This blog is not about cats or sex, but using either (or both) of these words in a title guarantees that people will click on it—i.e., clickbait!  This essay could be more honestly named “Grab Bag” or “Potpourri,” but then would you select it?  Read on!

Last week’s blog about Gertrude Trumbull Burr,  “A Life Well Lived,” garnered a big response, mostly along the lines of “what an amazing woman!” Chrissie in Tucson wrote:  “We all loved your last line & feel exactly as you do – inadequate by comparison.”

My impatience with the pandemic has morphed into a deep aversion (“hatred” is too ugly a word or I’d use it) to cleaning up the kitchen and doing laundry—over and over and over.  Then my day was brightened by an article in (here)—“Mom lives the dream:  quietly quitting household chores to see if her family notices.”  If you are offended by salty language, you may be put off.  I think it adds the perfect emphasis for the situation.  The amazing outcome of the woman’s experiment is that it was partially successful!  I have tried a similar trick with laundry over the years but surrendered when the piles became too large.  I don’t think anyone else in the family ever noticed.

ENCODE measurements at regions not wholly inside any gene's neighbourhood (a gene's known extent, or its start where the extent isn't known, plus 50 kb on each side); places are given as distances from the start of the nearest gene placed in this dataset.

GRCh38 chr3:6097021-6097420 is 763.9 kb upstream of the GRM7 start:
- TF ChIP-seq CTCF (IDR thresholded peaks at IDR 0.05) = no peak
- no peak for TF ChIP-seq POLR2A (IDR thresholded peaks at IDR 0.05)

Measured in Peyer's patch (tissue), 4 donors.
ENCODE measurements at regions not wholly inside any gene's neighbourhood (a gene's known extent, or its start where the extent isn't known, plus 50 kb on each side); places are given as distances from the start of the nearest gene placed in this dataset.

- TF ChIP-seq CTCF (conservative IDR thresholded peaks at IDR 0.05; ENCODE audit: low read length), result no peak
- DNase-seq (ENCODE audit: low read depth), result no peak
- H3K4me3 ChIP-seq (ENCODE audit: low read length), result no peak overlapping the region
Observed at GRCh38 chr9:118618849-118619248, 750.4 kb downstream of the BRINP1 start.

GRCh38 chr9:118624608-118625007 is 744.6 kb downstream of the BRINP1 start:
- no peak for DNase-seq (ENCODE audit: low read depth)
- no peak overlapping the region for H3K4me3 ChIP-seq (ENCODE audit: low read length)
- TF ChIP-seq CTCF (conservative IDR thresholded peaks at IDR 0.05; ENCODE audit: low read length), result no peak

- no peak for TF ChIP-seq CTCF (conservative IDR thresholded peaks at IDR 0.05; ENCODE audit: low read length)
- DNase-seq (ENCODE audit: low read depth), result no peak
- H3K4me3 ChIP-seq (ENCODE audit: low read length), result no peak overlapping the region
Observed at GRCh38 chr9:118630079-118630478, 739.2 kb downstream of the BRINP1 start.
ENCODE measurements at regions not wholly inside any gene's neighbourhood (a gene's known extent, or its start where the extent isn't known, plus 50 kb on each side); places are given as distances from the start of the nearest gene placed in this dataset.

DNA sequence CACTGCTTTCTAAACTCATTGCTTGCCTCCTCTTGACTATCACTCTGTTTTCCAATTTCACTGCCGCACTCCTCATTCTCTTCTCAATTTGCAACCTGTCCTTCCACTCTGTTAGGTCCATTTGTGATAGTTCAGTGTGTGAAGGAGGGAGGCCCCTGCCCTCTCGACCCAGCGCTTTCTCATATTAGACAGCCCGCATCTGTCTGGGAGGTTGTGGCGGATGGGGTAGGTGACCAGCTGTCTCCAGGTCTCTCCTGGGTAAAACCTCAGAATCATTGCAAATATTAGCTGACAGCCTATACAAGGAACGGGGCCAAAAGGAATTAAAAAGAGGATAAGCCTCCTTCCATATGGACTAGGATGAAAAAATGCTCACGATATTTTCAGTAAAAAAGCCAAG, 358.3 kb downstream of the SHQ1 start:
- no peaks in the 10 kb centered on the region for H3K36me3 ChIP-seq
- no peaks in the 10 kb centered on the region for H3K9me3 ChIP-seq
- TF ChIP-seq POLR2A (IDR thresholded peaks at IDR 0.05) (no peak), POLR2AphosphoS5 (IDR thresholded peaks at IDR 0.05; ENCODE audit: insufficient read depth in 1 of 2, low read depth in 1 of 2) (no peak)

This month The New Yorker magazine is celebrating the remarkable (and continuing) writing career of John McPhee, who recently turned ninety.  I first learned about McPhee from his 1984 book, The Heirs of General Practice, about the medical students (like my husband) who chose Family Practice as their specialty.  A few years later, I was fascinated by his article, “Los Angeles Against the Mountains,” from which I learned the term “angle of repose.”  I wanted to write a book with that title, but then Wallace Stegner beat me to it with his fine novel of that name.  Just now, while searching for some of his titles, I learned that over the years I have read relatively little of what McPhee has written—more than 30 books listed on Amazon.  There are a few that are collections of his essays, which may be a good place to start.


Photo of cat on the bed by Ergita Sela via Unsplash.



About Alexis

Alexis Rankin Popik, author of Kiss Me Over the Garden Gate, is an award-winning short story writer whose work has appeared in The Berkshire Review and Potpourri Magazine. She has penned numerous articles about local history that have been published in Connecticut Explored and the University of Connecticut School of Law and The Hartford Seminary publications. A former union organizer, Popik traveled the country educating shipyard workers about health and safety and founded a labor-management health plan before turning to writing fiction full-time. She lives with her husband in New England.
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